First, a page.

|Canning Styles' ass was a good first step, but it was just that, a first step|
Photo Credit: Scott Finkelstein
To his credit, Sapolsky has been on the offensive against all those people waging a misguided campaign to defend Styles' repulsive comment (I'm not even calling it a joke because really?). His decision to ax Styles from his commentary table so swiftly was the right call. However, in the rush to praise him, one must remember that this decision so surprising is that Sapolsky has really had a questionable history with women. His history in Ring of Honor is well-documented and flagrantly misogynist at times; just look at the Jimmy Jacobs/Lacey angle from 2006 or the 2008 feigned rape angle involving Bobby Dempsey, Alison Danger, and the late Larry Sweeney.
But even in his post-ROH tenure, his history has been spotty albeit not as blatant outside of allowing Ethan Page to use trans panic to get heat on Yosuke Santa Maria in early 2014, before the Dragon Gate USA brand went on hiatus. That in and of itself is ghastly, and I'm not even sure any apologies were issued, though I could be wrong. Even setting that example aside, Sapolsky's disinterest in promoting women's wrestling on main DGUSA or EVOLVE shows after minimal effort in getting them over is still a black mark. In the history of EVOLVE's 73 cards, only 10 matches involving women were booked, one of which was a mixed tag in a dark match. Sure, one could say that the WWN Live Network carrying SHINE Wrestling is the answer, but everyone knows how hollow "separate but equal" is as rallying cry. Other little incidents, like Drew Galloway's "suspension" from EVOLVE, drive home Sapolsky's true attitudes towards women.
So, again, the intensity with which he's fighting his critics on this decision is definitely admirable. Personally, I'm glad to see the EVOLVE machine fighting good battles with the same pitbull doggedness that they have spent yelling at fans for things like not liking a shitty show or asking them to book dudes via Twitter. But I don't know if this means Sapolsky is "good" now when it comes to women in wrestling and women's wrestling. One instance of doing the right thing shouldn't be the end of the work put in, not be Sapolsky, but especially not by fans, writers, critics, and observers.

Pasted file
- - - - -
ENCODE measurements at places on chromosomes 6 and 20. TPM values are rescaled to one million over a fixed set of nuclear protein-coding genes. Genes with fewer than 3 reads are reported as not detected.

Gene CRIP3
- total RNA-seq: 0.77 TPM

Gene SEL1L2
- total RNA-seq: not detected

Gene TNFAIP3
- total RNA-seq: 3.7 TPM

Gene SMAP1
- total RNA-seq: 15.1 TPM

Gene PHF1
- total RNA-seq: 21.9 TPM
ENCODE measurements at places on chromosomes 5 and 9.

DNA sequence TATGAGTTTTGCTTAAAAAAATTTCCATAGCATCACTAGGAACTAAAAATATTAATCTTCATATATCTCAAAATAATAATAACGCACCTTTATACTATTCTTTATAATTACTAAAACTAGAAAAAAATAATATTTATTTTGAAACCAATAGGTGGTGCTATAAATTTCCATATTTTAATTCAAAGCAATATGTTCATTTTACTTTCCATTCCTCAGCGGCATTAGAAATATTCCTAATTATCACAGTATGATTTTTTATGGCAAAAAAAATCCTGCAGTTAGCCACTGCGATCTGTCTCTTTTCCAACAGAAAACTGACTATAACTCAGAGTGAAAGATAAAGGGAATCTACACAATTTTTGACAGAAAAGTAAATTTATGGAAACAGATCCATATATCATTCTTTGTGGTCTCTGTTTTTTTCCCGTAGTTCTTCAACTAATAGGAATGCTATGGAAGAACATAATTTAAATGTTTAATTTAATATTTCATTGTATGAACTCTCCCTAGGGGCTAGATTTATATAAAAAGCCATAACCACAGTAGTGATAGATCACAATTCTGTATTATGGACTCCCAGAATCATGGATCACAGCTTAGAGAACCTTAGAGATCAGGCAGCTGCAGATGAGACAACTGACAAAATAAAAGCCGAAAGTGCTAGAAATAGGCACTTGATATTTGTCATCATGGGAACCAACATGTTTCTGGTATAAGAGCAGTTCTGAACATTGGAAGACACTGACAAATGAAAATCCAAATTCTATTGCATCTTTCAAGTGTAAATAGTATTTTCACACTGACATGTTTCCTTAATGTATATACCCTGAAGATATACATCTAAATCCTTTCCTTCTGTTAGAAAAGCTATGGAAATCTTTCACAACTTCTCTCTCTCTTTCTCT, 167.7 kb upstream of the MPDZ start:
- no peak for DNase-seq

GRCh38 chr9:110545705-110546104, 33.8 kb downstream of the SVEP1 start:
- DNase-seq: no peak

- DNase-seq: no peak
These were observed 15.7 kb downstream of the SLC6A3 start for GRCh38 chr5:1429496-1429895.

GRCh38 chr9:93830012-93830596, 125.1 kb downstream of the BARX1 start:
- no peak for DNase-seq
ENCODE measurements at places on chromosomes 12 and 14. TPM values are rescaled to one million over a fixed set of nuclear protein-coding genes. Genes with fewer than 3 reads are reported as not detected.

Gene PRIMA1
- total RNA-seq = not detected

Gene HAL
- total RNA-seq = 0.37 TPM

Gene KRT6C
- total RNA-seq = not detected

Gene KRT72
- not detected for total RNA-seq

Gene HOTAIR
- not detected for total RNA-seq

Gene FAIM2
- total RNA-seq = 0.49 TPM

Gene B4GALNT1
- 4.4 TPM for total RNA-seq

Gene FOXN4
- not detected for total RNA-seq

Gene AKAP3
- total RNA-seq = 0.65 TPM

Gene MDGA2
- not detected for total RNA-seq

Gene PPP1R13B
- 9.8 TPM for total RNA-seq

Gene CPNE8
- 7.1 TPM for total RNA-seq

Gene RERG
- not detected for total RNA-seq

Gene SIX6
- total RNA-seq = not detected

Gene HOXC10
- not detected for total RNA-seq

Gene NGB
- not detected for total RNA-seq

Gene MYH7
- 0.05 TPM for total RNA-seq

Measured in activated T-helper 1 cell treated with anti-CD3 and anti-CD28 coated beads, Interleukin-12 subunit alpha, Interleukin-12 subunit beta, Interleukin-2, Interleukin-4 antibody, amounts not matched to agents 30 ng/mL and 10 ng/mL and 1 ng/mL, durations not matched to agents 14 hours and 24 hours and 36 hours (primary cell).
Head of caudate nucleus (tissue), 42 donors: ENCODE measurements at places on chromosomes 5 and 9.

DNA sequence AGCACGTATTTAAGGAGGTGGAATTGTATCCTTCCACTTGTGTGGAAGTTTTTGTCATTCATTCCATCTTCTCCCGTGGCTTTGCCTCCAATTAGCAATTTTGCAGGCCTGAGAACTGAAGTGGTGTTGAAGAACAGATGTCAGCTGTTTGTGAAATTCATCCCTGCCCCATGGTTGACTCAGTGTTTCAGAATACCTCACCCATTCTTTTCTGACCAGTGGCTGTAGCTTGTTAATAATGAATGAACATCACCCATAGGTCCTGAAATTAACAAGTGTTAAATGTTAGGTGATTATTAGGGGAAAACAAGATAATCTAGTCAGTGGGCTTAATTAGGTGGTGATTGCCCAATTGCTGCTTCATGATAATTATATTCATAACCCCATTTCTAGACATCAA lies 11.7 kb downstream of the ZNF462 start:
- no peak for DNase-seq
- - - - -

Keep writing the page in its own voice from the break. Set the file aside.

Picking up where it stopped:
The media and the fanbase need to continue to put pressure on not only Sapolsky, but on other promoters and companies and bookers as well. Chikara's track record pushing female wrestlers is far better than Sapolsky's is, and Mike Quackenbush has also come out with promising and inspiring words about the situation. But anyone will tell you it'd be a mistake to let him and his company skate on mistakes they may have made, whether it be misogynist commentary during a match between Saturyne and Ophidian or something questionable like allowing a team of men to win a match via castigo de excesivo against a team of women for finisher spam to the point of excess. Granted, I don't agree that the finish to Nazmaldun/Team JWP was indicative of domestic violence in wrestling because if any company in America has built up enough equity to show that joshi wrestlers are equal to if not tougher than regular American men, it's Chikara. However, I can understand why someone else might. These things need to continue to be called out so that worthwhile discussion can happen.
That worthwhile discussion is already happening, and Sapolsky spearheading it is an intimately valuable thing. However, fans and writers alike need to keep the pressure on. WWN Live can't continue to keep women wrestlers off main EVOLVE shows, especially if the working relationship is going to continue between that and WWE developmental. WWE is making nominal strides at least to put women superstars on the same level as men, and I haven't seen any materials on WWE dot com yet mentioning the SHINE promotion with as much importance as EVOLVE. The perception gap has to change, and for that to happen, more women need to be on EVOLVE shows, even if they're labeled as "SHINE showcase matches." In a utopian scenario, men would wrestle the women, but although I disagree with the reasoning, I understand why it might not happen that way.
Wrestling right now is in a weird spot, in that the societal perception is still entertainment by yokels for yokels. Yet, wrestling fans themselves skew more towards the left than that perception might dictate. This movement starts somewhere, and from my experiences it starts from the most hardcore places, i.e. fans who are more likely to support promotions like Beyond, Chikara, and especially EVOLVE. You cannot rest on your laurels, however, especially now that Donald Trump will become President in January and many legislatures are being turned over to the Republican Party and its backwards way of thinking. As wrestling fans, the best thing that can be done is to keep pressure on every promotion and let them know that no fan should ever be marginalized on a demographic basis, especially in a demographic that's oppressed. Outrage over Joey Styles is a start, but it's only a start. Fans and writers alike must keep moving forward to make sure that the backslides don't even have a chance to begin.